Why Runners Cannot Eat Whatever They Want

Navigational Art and Directions By Colleen Yorke, © 2015.
"'I will run it off'— we comfort ourselves as we load a second helping on our plates. In a growing medical case against the devil-may-care diets of many endurance runners, researchers are publishing new numbers. We may not eat whatever we want after all. For one, junk food is still junk food. Certain preservatives in processed foods may change into cancer-causing compounds in the body. A concentrated amount of sodium may increase the risk of high blood pressure, a major cause of heart disease and stroke. Alcohol is broken down into fatty acids, which then accumulate in the liver. In fact, fat accumulation can be seen in the liver after a single night of heavy drinking. Liver cells and brain cells die with excessive exposure to alcohol.

We also tend to underestimate our total calories count. Those cute little burger sliders we have been scarfing down freely after a run? They have 300+ calories each. The refreshing beer? 200 calories per sling. On the flipside, running at best burns about 100 calories per mile. The actual caloric expenditure depends upon many factors, including weight, running efficiency, muscle mass, run pace, and even the type of run (hills, trail, or road). I for example, would need to run about 8 miles to eat 1 burger slider. Even if our high mileage running levels our calories intake, we still are what we eat. Ice cream, cookies, cheese burgers add salt, fat, and sugar to our everyday diet, which in large doses may take toll on our health. Boston Marathon's Director Dave McGillivray, who has more than 25 marathons under his belt, was recently diagnosed with coronary artery disease. Amby Burfoot, editor-at-large of Runner's World, discovered he had high coronary calcium, a condition probably similar to McGillivray’s. Both men liked to treat themselves with a post-marathon reward such as ice cream and chocolate chip cookies.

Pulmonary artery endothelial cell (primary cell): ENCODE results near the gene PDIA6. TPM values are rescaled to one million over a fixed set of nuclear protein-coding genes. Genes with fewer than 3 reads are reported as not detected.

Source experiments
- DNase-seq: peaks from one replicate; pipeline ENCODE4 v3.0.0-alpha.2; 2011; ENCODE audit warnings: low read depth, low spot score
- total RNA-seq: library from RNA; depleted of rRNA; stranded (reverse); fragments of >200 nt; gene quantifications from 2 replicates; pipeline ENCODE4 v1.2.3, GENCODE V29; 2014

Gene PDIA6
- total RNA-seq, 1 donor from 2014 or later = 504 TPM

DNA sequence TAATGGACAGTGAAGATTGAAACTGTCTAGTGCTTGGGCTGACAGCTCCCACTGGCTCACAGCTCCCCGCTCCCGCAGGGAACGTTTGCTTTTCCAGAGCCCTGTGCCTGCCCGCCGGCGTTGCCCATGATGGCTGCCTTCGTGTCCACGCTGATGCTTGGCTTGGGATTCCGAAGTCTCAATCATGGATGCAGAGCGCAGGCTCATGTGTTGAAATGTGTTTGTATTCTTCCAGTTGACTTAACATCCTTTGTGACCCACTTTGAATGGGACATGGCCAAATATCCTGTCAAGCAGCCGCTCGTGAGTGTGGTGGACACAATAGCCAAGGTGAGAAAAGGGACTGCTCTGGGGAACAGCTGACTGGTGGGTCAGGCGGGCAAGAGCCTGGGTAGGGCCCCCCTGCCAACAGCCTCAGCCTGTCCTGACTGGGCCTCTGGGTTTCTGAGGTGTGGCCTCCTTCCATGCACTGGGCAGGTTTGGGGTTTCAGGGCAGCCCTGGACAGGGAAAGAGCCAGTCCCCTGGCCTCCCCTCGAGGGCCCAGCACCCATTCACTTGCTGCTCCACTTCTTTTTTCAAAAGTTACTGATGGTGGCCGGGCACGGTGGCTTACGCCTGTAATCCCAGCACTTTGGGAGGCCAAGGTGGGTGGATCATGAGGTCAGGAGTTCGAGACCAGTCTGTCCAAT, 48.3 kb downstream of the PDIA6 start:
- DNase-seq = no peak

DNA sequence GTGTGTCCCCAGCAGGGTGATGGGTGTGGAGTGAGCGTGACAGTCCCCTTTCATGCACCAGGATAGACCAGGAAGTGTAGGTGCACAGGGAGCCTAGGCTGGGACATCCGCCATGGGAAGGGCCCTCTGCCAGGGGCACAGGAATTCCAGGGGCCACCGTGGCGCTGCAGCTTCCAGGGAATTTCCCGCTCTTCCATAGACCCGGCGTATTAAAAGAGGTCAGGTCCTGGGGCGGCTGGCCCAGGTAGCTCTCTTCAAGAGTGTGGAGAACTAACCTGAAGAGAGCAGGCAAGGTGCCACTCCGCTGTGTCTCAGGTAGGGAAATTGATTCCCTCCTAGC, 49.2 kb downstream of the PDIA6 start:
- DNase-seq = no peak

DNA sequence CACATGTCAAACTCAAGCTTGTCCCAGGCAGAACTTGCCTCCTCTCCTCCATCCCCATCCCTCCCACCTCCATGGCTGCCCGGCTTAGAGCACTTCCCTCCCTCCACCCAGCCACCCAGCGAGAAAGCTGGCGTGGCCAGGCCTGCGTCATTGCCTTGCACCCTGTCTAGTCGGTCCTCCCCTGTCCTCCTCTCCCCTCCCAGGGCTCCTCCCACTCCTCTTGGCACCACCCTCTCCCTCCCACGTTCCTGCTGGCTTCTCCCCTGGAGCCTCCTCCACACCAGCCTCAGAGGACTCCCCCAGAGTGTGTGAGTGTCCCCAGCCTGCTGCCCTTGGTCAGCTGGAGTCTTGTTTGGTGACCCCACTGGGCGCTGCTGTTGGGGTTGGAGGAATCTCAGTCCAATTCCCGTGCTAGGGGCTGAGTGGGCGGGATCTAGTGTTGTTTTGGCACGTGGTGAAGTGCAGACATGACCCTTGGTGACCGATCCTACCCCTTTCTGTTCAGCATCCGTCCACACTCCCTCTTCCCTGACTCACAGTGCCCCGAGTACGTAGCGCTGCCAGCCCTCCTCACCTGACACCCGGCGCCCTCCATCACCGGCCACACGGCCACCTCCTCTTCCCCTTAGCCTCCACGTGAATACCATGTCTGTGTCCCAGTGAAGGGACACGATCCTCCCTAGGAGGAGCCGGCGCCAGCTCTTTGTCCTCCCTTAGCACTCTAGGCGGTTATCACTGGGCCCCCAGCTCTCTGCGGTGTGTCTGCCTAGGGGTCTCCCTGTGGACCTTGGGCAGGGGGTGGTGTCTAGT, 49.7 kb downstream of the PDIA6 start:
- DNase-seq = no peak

So while we know deep down that no matter how much we run, we can not outrun the negative effects of a poor diet, we all have our sinner's foods we crave from time to time. As with everything else in life, keeping binging within a limit and counterbalance it with healthy nutrition will allow our body to recycle and reprocess.